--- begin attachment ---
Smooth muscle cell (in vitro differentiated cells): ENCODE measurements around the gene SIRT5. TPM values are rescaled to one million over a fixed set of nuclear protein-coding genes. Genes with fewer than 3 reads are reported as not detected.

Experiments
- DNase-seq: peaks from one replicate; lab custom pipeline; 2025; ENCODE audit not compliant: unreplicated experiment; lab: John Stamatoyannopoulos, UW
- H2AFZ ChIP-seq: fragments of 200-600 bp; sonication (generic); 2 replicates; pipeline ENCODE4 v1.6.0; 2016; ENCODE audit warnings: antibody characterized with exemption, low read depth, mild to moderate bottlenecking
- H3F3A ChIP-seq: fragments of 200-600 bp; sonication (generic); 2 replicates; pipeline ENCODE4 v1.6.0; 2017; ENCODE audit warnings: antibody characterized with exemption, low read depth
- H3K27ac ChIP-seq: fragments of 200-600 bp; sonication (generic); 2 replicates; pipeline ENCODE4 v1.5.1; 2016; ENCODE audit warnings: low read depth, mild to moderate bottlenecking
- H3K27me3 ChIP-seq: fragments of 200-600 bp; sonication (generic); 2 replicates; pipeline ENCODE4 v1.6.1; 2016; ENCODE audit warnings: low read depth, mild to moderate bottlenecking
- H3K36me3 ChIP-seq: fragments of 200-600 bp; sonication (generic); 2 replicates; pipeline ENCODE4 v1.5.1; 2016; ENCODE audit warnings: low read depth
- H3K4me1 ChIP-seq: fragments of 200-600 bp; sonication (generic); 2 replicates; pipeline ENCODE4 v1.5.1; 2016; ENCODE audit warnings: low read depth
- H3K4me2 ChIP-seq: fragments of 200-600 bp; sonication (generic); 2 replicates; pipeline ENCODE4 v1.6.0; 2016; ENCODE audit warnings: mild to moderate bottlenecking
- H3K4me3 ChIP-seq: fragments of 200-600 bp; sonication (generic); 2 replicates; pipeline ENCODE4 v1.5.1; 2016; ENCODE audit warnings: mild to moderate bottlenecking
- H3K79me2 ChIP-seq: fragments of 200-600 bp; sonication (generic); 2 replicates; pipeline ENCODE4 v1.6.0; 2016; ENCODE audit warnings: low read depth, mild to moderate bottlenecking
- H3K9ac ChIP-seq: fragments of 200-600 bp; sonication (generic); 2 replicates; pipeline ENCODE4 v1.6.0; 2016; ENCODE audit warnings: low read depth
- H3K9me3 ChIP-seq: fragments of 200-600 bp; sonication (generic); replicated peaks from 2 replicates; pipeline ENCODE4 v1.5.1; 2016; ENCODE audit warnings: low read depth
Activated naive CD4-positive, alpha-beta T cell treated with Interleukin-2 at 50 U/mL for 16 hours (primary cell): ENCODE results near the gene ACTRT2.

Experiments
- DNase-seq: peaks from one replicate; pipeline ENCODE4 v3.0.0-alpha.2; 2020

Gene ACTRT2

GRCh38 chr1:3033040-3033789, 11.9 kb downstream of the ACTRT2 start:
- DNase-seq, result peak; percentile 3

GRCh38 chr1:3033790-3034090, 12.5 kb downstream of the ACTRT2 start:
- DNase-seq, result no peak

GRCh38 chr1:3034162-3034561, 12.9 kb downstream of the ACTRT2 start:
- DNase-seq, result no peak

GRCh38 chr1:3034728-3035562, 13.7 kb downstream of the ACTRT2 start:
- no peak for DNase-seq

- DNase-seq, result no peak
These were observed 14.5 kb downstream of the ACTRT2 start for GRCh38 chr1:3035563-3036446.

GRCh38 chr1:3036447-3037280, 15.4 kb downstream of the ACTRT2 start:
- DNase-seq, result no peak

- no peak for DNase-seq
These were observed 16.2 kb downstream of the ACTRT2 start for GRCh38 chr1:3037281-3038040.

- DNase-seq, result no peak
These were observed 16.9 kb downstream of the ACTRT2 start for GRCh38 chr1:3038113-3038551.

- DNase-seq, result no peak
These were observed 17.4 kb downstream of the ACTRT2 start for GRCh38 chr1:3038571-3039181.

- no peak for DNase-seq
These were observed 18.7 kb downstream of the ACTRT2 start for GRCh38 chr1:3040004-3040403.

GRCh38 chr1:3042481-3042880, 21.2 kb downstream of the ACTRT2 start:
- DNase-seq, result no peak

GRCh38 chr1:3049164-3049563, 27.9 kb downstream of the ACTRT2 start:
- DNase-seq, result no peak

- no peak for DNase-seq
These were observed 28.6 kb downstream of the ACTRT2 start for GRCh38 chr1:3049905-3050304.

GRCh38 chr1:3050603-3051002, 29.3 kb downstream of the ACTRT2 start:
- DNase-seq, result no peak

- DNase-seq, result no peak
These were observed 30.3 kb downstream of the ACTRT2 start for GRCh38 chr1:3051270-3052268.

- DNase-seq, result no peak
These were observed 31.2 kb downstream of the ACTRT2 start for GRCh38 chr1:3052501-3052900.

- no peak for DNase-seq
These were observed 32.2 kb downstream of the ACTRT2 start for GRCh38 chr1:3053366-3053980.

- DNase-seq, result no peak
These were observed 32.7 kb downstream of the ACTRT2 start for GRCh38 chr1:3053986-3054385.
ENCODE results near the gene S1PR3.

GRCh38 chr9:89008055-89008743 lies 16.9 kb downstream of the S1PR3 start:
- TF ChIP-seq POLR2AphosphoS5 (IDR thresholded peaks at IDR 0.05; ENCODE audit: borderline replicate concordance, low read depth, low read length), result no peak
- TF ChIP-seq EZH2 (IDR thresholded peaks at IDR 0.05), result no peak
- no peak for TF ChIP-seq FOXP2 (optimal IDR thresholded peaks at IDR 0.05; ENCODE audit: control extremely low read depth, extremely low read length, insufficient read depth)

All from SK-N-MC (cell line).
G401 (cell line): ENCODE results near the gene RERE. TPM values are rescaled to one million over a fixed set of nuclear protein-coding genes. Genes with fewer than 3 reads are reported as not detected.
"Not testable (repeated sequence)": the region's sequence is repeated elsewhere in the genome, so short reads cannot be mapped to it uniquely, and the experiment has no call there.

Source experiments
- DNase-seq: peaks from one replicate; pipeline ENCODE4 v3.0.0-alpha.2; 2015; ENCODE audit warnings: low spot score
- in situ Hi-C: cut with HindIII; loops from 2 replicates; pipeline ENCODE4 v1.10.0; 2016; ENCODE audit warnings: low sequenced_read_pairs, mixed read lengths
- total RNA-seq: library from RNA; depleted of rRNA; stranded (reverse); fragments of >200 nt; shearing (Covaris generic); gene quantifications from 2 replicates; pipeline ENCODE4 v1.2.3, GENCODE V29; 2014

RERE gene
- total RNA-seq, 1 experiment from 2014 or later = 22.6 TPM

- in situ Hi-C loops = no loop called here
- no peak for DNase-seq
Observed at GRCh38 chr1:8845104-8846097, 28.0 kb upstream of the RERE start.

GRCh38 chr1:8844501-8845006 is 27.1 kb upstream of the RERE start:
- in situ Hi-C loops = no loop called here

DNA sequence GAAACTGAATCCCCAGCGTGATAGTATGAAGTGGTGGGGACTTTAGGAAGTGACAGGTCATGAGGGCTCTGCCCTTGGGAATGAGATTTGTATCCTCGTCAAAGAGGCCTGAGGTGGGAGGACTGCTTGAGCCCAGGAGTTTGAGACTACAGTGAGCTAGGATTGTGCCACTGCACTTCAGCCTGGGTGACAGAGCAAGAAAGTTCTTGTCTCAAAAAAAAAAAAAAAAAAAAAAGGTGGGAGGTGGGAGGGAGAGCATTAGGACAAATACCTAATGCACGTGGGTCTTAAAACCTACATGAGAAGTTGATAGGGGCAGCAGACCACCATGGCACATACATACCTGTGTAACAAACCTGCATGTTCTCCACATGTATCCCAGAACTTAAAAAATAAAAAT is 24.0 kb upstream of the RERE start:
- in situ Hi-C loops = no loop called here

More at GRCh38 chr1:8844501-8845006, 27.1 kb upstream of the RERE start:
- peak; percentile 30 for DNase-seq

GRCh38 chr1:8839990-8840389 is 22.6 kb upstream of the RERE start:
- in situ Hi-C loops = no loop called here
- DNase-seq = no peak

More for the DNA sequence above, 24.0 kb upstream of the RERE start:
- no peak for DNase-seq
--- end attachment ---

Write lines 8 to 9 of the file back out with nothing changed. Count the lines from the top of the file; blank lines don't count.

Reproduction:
- H3K36me3 ChIP-seq: fragments of 200-600 bp; sonication (generic); 2 replicates; pipeline ENCODE4 v1.5.1; 2016; ENCODE audit warnings: low read depth
- H3K4me1 ChIP-seq: fragments of 200-600 bp; sonication (generic); 2 replicates; pipeline ENCODE4 v1.5.1; 2016; ENCODE audit warnings: low read depth